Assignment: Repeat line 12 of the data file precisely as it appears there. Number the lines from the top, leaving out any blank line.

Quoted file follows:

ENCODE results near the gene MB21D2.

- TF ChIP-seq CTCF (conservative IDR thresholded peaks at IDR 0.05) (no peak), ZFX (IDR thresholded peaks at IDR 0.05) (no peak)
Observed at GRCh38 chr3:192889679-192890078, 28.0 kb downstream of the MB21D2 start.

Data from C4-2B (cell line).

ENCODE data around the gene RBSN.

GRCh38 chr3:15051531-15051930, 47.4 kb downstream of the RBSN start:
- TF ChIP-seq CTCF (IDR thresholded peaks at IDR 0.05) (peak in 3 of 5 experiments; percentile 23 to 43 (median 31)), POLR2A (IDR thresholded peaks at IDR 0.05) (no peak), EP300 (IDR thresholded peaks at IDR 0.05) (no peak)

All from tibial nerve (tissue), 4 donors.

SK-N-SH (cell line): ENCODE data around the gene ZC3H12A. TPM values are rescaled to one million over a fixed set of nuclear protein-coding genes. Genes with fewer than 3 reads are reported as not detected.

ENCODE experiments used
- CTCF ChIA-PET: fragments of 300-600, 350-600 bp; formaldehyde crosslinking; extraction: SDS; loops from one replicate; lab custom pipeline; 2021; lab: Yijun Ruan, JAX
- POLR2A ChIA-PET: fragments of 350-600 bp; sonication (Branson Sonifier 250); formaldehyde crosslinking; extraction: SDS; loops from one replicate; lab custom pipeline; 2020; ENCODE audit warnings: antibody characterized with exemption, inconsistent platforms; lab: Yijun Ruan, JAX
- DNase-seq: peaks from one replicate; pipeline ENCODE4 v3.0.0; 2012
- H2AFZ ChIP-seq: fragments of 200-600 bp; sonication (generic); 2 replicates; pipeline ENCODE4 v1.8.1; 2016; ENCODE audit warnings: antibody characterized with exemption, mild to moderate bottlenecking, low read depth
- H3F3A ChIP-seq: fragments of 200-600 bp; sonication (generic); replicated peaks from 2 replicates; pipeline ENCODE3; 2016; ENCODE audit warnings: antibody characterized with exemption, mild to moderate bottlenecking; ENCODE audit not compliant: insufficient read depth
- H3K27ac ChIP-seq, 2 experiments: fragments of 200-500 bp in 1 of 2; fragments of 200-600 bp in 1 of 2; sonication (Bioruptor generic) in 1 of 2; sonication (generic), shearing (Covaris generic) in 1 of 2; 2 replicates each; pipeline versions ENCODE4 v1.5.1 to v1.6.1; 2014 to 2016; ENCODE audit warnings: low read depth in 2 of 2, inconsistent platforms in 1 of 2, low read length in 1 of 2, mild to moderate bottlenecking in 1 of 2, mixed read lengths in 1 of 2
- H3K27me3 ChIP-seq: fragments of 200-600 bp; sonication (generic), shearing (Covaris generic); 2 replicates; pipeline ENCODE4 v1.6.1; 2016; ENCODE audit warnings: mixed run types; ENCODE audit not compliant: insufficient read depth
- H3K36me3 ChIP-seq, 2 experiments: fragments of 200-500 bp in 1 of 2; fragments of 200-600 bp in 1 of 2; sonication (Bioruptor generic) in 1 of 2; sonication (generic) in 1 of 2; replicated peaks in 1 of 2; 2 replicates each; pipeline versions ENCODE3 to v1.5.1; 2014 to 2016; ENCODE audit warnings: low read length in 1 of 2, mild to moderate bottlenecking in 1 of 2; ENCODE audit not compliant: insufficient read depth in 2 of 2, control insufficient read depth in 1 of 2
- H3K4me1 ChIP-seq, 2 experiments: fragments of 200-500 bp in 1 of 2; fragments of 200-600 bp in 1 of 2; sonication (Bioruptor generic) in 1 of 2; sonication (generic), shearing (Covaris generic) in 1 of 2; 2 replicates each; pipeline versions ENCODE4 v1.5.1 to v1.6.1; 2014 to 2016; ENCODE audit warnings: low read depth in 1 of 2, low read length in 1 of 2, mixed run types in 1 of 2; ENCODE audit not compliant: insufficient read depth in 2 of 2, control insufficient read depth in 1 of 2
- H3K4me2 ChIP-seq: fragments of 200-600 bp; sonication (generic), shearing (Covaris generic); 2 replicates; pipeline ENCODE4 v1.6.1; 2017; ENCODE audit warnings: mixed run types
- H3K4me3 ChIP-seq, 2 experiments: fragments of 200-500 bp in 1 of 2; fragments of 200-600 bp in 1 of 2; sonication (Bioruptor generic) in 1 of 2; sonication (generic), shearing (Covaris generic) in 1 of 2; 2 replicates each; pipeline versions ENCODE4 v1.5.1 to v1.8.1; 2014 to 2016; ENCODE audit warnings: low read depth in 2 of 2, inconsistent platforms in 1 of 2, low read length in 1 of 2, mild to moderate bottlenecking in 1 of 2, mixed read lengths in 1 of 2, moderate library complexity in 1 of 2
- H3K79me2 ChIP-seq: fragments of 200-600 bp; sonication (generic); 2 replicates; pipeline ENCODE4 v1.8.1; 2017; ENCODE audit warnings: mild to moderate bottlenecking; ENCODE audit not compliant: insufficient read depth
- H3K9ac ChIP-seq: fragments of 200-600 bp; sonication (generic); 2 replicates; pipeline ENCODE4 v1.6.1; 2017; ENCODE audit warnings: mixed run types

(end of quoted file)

- POLR2A ChIA-PET: fragments of 350-600 bp; sonication (Branson Sonifier 250); formaldehyde crosslinking; extraction: SDS; loops from one replicate; lab custom pipeline; 2020; ENCODE audit warnings: antibody characterized with exemption, inconsistent platforms; lab: Yijun Ruan, JAX